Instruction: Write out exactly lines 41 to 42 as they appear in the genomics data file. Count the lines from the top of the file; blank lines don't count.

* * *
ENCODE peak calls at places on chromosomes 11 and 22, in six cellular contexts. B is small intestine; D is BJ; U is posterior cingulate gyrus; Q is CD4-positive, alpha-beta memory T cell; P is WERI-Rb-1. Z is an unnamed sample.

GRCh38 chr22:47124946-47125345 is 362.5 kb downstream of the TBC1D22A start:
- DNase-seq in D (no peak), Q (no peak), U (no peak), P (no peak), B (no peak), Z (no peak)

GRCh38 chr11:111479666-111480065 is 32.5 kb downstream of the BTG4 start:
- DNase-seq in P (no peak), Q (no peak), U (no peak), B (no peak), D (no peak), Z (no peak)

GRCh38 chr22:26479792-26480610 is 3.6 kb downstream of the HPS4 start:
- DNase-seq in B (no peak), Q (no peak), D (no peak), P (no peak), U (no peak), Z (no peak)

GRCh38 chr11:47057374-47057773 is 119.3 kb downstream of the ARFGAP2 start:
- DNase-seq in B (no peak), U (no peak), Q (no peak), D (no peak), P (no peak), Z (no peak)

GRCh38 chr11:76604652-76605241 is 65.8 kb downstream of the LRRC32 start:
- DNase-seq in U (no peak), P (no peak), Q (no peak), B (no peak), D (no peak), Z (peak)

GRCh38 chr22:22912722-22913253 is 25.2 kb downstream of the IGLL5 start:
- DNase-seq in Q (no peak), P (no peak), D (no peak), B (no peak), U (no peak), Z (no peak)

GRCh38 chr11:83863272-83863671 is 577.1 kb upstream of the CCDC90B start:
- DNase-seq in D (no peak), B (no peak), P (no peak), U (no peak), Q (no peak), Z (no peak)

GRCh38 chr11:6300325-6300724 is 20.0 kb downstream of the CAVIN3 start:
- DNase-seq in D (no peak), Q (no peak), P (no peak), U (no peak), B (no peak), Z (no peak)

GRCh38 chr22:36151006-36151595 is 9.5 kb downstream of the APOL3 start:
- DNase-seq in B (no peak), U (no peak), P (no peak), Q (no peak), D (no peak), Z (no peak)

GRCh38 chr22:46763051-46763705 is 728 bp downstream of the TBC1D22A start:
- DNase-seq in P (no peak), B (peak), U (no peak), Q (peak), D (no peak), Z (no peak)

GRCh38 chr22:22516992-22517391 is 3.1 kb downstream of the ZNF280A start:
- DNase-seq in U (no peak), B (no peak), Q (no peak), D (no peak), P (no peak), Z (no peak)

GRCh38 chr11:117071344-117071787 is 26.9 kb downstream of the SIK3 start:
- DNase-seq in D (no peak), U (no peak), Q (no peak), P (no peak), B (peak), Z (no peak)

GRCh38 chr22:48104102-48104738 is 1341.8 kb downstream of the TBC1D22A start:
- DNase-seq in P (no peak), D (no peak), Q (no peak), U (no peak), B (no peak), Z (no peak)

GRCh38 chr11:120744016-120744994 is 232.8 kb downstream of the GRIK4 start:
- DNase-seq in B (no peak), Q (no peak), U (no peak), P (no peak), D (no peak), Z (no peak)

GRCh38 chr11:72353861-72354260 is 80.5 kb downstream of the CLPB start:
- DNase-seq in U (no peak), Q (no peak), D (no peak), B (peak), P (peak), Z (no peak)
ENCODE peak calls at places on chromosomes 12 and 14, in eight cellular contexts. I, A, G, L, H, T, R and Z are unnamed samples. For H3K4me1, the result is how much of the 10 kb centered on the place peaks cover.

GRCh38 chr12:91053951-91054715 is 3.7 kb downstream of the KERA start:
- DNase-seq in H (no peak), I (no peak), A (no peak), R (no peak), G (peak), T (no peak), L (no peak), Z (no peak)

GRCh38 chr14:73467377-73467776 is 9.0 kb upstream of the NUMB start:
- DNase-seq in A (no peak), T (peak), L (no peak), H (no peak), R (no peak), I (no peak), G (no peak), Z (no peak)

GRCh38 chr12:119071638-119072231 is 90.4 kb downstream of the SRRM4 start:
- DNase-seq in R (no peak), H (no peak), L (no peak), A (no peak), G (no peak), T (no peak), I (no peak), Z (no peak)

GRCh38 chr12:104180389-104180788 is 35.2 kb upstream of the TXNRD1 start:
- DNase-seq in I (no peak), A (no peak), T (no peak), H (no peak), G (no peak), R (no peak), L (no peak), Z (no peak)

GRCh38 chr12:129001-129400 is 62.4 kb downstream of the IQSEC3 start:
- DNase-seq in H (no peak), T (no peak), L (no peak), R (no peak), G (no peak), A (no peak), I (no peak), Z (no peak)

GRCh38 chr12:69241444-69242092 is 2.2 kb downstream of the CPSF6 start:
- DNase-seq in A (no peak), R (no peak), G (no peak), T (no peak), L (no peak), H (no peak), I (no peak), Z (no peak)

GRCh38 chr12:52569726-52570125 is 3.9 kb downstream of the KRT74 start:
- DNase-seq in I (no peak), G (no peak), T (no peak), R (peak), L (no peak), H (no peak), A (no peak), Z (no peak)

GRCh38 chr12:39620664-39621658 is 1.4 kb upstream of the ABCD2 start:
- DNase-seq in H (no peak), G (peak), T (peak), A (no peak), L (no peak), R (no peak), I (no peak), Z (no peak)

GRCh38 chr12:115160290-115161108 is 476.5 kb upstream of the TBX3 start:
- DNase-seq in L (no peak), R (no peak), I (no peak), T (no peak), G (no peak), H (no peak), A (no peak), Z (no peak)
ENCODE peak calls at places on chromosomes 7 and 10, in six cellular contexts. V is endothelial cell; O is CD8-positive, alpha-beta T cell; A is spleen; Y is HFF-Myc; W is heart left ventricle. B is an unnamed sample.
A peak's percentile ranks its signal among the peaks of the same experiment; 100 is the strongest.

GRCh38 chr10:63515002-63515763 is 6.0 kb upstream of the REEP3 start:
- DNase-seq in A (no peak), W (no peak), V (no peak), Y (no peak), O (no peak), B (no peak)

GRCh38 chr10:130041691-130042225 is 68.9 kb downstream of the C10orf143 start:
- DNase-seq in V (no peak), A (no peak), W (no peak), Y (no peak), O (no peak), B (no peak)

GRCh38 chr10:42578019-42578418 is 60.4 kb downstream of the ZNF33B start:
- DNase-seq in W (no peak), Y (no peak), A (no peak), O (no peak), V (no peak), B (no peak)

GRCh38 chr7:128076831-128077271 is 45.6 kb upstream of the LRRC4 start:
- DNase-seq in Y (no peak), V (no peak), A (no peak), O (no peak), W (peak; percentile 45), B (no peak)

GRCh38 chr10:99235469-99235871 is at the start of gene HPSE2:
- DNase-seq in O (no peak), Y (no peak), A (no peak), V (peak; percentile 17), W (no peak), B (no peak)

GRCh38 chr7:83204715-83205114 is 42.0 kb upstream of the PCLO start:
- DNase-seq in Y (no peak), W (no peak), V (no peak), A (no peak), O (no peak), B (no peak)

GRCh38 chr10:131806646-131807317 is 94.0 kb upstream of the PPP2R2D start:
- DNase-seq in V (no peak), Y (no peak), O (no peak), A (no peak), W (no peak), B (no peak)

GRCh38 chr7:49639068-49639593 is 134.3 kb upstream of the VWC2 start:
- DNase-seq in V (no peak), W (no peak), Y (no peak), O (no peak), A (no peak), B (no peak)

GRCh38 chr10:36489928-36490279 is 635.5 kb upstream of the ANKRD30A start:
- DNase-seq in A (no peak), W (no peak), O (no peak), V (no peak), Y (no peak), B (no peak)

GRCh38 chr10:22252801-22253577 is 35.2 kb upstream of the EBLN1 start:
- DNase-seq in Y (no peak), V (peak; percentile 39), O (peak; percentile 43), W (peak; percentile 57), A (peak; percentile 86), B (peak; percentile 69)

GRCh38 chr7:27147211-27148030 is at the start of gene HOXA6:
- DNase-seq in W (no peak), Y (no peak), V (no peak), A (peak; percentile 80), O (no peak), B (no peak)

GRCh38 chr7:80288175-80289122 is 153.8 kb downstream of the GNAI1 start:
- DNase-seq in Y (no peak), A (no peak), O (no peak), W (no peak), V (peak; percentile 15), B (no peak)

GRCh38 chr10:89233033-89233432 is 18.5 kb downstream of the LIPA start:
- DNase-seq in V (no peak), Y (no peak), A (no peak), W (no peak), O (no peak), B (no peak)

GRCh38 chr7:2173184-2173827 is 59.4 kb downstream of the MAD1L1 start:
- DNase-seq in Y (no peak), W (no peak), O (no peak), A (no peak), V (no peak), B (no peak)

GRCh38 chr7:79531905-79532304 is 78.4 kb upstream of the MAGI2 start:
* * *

GRCh38 chr12:129001-129400 is 62.4 kb downstream of the IQSEC3 start:
- DNase-seq in H (no peak), T (no peak), L (no peak), R (no peak), G (no peak), A (no peak), I (no peak), Z (no peak)